I think Canon EOS-1D MkIII can shoot at 10.5 fps as long as memory card is not full, and on a large CF card you can fit maybe over ten thousand HDTV quality stills. The downside of this approach is the wear and tear on the camera which is really not designed for this kind of job, the shutter lasts for only about 200000 frames.
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Old April 17th, 2008, 07:36 AM   #9
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The simplest thing that comes to mind would be to attach a small lav (one of the flat ones perhaps) to the camera so that it picks up the "clack" of the mirror as the exposure is made and record this on one track. The recorder's timecode should be set to time of day continuous run and set to within a second or so of the SLRs. The offset between SLR metadata timestamp and recorder TC is easily determined from the first exposure. Once you know that you should be able to sync the rest quite precicesly. The beginning of each burst should be easy to find to check sync as you go.

If you want to get a little fancier you might think about using the flash contacts on the camera (or radio remoted contacts) to trigger a gate which would pass a burst of 1 - 2 Hz tone to a track on the recorder. You'd probably need a tech/EE buddy to help you set this one up.

Some of the SLRs accept signals from a GPS receiver which will timestamp each frame with Lat, Lon and (of more interest here) UTC. Since the data is received in the NMEA format it is unlikely that the timestamp is to better than a second but circuitry in the camera might interpolate.
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Old April 17th, 2008, 07:52 AM   #10
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Marco, I think I get your vision and it's a cool idea. Basically you want to be able to shoot as many (or as few) frames per second as you want while having them correspond somewhat accurately to the audio that is happening while you're taking pictures. I see two ways to do this, one of them standard, the other more novel.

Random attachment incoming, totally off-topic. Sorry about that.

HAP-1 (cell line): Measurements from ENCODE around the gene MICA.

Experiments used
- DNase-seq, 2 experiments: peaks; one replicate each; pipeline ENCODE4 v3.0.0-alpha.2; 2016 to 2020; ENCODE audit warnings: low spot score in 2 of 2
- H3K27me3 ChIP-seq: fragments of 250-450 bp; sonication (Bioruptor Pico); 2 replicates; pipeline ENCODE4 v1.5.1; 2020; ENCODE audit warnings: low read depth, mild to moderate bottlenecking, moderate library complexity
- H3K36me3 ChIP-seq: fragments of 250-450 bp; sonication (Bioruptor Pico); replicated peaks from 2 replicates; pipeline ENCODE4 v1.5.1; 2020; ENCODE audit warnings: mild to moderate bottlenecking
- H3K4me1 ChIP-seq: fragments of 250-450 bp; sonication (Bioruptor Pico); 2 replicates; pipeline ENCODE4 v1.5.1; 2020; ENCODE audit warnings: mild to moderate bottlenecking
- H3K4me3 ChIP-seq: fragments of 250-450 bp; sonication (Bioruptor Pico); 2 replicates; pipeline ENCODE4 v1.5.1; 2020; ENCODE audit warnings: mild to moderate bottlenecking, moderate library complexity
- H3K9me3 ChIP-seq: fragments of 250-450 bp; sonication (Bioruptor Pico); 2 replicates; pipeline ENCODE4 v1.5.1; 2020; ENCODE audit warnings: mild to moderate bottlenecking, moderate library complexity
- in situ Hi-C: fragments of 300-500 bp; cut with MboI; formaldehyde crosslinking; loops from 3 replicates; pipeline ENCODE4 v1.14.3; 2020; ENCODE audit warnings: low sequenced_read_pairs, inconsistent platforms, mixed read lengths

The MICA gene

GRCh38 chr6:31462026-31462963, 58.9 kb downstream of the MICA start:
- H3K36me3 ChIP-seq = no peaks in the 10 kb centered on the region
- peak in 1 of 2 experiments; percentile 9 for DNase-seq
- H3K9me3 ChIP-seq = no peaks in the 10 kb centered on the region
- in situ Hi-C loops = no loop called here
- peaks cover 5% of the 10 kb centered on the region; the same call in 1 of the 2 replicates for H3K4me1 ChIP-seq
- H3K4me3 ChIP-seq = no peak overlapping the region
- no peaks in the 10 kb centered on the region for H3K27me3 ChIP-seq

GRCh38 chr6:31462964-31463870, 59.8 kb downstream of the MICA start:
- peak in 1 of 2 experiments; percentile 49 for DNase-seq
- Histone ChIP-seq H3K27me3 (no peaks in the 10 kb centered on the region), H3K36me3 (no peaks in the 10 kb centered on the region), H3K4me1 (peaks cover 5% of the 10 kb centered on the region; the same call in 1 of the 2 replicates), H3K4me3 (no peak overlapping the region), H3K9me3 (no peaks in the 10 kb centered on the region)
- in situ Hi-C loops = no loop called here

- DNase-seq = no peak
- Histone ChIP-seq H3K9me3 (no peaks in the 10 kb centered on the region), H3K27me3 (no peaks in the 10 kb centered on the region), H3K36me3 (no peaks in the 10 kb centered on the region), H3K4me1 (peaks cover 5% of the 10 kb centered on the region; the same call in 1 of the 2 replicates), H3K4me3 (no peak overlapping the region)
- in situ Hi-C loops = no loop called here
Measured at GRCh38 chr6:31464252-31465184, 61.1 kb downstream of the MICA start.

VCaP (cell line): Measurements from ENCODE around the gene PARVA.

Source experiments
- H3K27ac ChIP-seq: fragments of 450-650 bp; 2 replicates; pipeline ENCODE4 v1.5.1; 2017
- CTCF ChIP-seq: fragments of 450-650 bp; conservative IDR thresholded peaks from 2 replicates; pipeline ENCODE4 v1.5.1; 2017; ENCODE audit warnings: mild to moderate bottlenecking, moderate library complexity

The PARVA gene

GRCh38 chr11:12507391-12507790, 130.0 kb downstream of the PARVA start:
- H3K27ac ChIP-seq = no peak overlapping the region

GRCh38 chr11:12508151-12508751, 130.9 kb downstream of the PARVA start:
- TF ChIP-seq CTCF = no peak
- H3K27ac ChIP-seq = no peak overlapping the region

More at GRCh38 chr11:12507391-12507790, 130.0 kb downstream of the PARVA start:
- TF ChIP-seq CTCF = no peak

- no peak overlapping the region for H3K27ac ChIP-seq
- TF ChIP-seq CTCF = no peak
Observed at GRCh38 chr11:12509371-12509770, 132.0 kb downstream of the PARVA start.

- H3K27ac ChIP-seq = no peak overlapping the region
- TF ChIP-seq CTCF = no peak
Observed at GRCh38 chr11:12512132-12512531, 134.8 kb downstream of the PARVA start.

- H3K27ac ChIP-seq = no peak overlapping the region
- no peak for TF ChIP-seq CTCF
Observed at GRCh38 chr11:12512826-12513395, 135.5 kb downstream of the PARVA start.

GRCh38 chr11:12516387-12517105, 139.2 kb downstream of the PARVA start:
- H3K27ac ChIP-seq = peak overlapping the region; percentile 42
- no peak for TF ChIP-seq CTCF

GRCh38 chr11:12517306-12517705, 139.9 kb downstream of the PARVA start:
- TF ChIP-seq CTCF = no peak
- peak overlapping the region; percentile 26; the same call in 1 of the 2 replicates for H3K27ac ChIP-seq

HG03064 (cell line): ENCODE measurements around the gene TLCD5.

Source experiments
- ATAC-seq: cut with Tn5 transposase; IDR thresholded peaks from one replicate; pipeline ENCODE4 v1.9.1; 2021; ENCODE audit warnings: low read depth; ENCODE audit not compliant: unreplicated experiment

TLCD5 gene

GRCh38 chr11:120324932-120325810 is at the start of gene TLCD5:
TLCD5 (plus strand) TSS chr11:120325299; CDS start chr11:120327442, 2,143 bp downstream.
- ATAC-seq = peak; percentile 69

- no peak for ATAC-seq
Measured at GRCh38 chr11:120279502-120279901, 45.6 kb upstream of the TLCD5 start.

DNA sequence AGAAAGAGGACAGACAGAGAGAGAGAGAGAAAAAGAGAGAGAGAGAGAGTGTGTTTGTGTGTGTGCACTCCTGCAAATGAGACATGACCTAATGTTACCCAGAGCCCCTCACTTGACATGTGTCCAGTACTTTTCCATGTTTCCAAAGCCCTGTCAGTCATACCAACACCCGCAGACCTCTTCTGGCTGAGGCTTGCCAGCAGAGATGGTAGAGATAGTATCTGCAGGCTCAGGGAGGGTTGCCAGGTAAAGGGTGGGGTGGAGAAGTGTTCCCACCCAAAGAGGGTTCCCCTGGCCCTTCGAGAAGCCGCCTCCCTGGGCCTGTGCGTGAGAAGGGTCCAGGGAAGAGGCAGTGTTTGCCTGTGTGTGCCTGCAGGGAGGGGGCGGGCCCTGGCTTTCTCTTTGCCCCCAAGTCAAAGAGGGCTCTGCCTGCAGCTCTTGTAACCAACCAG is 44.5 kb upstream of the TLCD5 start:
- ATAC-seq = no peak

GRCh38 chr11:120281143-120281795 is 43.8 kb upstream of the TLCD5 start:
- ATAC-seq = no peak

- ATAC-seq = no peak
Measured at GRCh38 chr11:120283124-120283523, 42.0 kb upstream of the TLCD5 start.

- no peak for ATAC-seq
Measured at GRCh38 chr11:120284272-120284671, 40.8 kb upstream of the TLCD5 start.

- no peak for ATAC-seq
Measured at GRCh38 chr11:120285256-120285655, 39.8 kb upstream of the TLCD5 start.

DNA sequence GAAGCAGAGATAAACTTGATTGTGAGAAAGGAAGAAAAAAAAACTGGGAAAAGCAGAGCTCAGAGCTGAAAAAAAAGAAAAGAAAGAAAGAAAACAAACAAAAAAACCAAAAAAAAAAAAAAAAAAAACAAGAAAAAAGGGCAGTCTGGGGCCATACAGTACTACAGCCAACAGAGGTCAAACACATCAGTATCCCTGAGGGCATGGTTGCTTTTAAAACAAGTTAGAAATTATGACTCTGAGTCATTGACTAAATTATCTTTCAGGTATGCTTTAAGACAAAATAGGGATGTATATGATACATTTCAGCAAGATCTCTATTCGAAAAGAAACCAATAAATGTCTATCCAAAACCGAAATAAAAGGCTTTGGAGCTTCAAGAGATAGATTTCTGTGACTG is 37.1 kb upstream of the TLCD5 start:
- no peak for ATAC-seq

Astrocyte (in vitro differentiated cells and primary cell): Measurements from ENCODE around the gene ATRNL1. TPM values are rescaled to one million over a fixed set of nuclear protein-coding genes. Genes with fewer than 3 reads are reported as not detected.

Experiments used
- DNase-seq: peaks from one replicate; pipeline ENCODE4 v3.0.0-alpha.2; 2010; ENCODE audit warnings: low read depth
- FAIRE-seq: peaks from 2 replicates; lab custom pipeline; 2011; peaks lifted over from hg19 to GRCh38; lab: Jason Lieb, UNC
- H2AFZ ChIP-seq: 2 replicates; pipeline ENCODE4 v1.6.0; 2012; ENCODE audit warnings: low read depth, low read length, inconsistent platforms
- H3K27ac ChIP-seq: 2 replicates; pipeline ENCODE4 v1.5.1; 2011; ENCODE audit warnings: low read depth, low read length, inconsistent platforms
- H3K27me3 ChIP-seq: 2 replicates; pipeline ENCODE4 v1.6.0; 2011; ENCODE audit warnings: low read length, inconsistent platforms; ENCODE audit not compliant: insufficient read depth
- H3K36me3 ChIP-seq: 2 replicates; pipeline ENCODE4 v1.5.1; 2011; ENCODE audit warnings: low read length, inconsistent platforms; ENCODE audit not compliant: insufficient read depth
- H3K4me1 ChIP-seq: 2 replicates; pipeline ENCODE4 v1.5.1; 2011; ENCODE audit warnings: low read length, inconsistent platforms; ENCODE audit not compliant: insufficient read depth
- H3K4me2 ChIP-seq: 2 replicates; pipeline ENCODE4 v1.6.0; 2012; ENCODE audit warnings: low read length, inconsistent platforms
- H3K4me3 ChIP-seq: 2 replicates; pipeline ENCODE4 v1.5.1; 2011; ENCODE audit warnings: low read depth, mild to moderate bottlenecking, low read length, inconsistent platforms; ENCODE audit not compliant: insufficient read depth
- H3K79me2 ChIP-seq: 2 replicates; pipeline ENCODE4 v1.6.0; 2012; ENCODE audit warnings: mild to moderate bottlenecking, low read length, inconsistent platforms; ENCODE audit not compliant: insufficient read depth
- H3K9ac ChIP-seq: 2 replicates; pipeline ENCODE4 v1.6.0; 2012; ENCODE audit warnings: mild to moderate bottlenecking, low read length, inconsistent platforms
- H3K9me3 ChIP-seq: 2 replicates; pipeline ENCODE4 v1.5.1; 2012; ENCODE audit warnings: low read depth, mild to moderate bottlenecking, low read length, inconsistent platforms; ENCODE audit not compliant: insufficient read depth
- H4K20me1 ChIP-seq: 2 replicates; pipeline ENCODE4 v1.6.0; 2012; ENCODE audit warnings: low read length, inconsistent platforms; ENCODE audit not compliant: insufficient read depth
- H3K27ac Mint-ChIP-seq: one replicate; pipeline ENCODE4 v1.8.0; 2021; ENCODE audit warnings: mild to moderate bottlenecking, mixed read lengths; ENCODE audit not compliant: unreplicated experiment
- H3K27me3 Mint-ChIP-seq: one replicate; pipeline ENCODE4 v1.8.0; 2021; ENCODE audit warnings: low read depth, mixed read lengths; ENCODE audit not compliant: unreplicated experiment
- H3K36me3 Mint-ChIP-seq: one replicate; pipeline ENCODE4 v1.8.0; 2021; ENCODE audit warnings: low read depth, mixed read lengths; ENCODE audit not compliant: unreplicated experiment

The first way is to accept a certain amount of inaccuracy. As others have observed here, there isn't really a way to use the normal iterations of time code for this purpose. I think you could probably get pretty close by eyeballing it, especially since most of what you would shoot *because of the lower than normal frame rate) wouldn't need to be that accurately synced.

If you need much greater accuracy, you could record to a three channel recorder, set your microphones to capture the audio of the scene being shot, preferably a little distance from where you'll be shooting and tape a small, lav mic to the body of your SLR. Most digi-SLR's make some noise when shooting. This third channel would record the noise made by the shutter and allow you to syncronize (again by ear somewhat) what slide should go when.
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Old April 17th, 2008, 07:55 AM   #11
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Sorry A.J. It looks like I'm stealing your idea about taping the lav mic to the camera. I actually wrote my reply last night but when I opened my computer this morning there was a screen asking me to enter my user name and password.